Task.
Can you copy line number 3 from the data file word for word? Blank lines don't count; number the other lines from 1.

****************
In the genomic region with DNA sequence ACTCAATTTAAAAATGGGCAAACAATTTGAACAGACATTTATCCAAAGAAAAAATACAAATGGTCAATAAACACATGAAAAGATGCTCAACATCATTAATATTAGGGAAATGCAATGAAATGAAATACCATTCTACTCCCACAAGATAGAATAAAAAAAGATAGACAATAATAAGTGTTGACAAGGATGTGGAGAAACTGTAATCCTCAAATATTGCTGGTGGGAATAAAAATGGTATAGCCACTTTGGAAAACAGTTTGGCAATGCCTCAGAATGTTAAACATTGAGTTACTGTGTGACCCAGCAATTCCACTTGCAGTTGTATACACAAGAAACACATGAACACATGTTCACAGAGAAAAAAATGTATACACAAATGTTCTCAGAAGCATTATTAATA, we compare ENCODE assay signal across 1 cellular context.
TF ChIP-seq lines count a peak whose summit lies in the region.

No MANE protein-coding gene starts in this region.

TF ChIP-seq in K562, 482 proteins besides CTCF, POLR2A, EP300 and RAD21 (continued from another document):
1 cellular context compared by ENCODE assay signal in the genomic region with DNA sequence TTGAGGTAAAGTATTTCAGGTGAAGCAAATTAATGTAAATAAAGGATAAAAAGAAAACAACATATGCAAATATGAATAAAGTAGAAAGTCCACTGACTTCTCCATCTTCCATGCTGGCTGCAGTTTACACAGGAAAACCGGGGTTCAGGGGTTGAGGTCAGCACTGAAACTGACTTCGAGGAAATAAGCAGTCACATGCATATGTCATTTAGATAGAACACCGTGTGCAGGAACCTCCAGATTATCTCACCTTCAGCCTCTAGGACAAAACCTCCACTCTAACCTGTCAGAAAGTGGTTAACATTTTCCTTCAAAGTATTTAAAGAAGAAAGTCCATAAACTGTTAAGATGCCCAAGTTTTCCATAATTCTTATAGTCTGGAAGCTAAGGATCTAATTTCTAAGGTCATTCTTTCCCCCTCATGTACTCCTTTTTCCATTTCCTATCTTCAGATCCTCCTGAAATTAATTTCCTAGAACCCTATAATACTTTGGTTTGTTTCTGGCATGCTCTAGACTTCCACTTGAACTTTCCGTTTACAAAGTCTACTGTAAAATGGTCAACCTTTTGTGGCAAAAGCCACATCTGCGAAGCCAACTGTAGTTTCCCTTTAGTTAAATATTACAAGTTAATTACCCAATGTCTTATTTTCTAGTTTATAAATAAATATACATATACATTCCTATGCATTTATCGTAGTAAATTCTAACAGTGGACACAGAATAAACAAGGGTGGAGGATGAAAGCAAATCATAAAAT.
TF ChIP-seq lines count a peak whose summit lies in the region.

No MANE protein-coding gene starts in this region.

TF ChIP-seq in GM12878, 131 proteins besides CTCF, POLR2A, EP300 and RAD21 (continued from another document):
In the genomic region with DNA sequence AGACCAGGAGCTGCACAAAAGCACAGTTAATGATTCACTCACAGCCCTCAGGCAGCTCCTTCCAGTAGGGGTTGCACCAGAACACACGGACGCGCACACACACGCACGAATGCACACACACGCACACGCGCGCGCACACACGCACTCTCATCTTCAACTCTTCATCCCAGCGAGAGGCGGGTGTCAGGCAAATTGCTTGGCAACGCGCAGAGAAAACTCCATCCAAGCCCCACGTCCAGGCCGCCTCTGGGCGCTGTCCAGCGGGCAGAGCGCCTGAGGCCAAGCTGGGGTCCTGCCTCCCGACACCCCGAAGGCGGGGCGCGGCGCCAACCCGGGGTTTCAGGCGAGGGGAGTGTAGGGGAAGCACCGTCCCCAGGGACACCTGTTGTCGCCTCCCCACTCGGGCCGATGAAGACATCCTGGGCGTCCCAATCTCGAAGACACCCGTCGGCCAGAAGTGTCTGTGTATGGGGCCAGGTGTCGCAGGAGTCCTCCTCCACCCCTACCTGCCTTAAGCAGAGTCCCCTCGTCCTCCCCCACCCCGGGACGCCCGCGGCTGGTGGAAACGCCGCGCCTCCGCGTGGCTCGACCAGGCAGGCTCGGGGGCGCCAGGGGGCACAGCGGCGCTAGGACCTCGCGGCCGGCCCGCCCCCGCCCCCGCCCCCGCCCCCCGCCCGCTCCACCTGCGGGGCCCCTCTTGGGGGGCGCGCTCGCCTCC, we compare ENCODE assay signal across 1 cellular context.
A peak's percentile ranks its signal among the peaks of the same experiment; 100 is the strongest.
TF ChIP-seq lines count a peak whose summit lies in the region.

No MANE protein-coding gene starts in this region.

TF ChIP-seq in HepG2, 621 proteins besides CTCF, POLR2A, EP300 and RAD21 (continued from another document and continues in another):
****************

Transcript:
No MANE protein-coding gene starts in this region.